The Forager's Path - School of Botanical Studies

Category Archives: Plant Profiles

Plant Profile: Yarrow

Plant Profile: Yarrow

Botanical Name: Achillea millefolium, A. lanulosa  There is an ongoing discussion whether these species are the same. A. millefolium is more commonly used. Named after Achilles the warrior, the plant has a long tradition of stopping external bleeding. Millefolium refer to the alternate leafed ‘thousand leaves’ of the foliage. Blooms from May through September in… Continue >>>

A Special Yucca at the Grand Canyon

A Special Yucca at the Grand Canyon

 I had a nice surprise in mid-March during a hiking trip in the western end of the Grand Canyon. My group came across “Hesperoyucca newberryi” in full bloom. This was a first for me and quite special. This plant used to be (and sometimes still is, depending on the source) in the Yucca genus, where… Continue >>>

Comfrey & Pyrrolizidine Alkaloids

Comfrey & Pyrrolizidine Alkaloids

Safety issues connected to the internal use of various Comfrey (Symphytum officinale, S. uplandicum x) species has been a controversial topic since I became active in the herb community in the early 1990s. Many presentations in articles, blogs, classes and conferences prefer to address the therapeutic benefits of this plant and avoid directly giving information… Continue >>>

Plant Profile: Shatavari

Common Name: Shatavari in Ayurveda Tien Men Dong in TCM Botanical Name: Asparagus racemosa – Shatavari Asparagus cochinchinensis – Tien Men Dong Energy & Taste: Cool, moist Traditional Uses: Increases breast milk Reproductive tonic, it is best known for women but works well with men also Supports endocrine system which helps to balance hormones Moisturizes… Continue >>>

Plant Profile: Hawthorn Berry

Plant Profile: Hawthorn Berry

Botanical Name: Crataegus spp. There are many Crataegus species. While there are personal favorites among many in the herb community, there are no definitive therapeutic differences among the various species. Family: Rosaceae Common Names: Hawthorn(e). The small tree flowers in May so some form of this month’s name is often used such as Mayflower or… Continue >>>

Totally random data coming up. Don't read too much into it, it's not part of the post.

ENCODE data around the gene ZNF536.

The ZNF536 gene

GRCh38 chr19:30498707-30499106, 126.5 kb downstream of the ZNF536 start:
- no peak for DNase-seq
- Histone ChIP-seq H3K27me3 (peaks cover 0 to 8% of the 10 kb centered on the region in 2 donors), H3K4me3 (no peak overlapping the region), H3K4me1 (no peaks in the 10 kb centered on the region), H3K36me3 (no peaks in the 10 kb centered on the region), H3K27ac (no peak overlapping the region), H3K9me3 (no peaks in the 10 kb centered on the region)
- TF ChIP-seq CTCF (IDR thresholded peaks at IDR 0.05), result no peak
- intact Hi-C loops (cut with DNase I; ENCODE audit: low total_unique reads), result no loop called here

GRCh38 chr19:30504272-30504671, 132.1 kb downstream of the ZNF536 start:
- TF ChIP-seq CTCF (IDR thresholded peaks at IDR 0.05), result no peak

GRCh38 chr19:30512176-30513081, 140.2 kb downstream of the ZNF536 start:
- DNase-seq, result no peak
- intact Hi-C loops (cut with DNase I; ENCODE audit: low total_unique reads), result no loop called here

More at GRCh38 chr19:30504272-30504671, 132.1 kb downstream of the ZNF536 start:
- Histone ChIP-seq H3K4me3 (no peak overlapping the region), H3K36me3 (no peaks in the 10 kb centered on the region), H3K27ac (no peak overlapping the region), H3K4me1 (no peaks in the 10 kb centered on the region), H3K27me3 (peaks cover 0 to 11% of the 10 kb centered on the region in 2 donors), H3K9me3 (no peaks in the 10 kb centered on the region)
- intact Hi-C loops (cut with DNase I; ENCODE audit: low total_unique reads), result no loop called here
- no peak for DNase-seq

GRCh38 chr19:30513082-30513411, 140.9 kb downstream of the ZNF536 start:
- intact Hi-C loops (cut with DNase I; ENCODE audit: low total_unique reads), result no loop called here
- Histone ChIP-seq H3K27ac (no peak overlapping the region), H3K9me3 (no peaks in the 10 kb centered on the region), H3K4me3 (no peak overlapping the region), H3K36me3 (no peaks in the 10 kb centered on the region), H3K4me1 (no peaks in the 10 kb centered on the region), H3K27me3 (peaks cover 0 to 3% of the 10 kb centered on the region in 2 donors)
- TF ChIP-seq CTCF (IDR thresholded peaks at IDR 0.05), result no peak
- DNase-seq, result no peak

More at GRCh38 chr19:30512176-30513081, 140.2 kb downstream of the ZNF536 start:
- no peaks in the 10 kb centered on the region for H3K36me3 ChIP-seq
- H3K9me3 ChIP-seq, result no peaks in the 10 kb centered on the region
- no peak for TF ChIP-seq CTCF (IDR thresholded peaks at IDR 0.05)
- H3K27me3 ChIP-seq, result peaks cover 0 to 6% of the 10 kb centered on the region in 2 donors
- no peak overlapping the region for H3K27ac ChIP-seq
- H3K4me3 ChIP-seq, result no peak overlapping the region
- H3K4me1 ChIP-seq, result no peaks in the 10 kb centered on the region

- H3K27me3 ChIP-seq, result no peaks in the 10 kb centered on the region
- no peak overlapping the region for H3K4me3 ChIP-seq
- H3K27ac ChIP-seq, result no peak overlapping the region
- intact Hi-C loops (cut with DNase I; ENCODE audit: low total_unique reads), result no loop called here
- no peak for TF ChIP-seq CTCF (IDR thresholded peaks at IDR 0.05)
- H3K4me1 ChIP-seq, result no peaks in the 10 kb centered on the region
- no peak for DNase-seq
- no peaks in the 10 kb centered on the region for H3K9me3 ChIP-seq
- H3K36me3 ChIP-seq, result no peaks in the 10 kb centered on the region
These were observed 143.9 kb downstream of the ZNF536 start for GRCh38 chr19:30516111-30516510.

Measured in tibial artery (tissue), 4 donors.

Plant Profile: Red Root

Botanical Name: Ceanothus fendleri and Ceanothus. spp. Many species are used and most herbalists use their local species. Ceanothus fendleri is common in the ponderosa forest around Flagstaff and in northern Arizona. This species has a low bush, ground cover growth habit. It grows about 2′ in height and 2′-5′ in diameter. Family: Rhamnaceae Common… Continue >>>

Plant Profile: Pulsatilla

Plant Profile: Pulsatilla

Botanical Name: The botany can be confusing. It is sometimes referred to as Anemone and other times labelled Pulsatilla. In the herb community, I learned it as Pulsatilla. I consider the two names interchangeable. Many species are used therapeutically including Anemone patens, A. tuberosa and A. occidentalis. With some extra TLC, I have been able… Continue >>>

Plant Profile: Globe Mallow

Plant Profile: Globe Mallow

Botanical Background: The Malvaceae family has many plants familiar and useful to herbalists. Marshmallow is Althea officinalis but this is not found in the dry Southwest and is a challenge here even as a cultivated herb. More common in the Southwest is one of the Sphaeralcea species with blooms of various shades of orange. Hibiscus… Continue >>>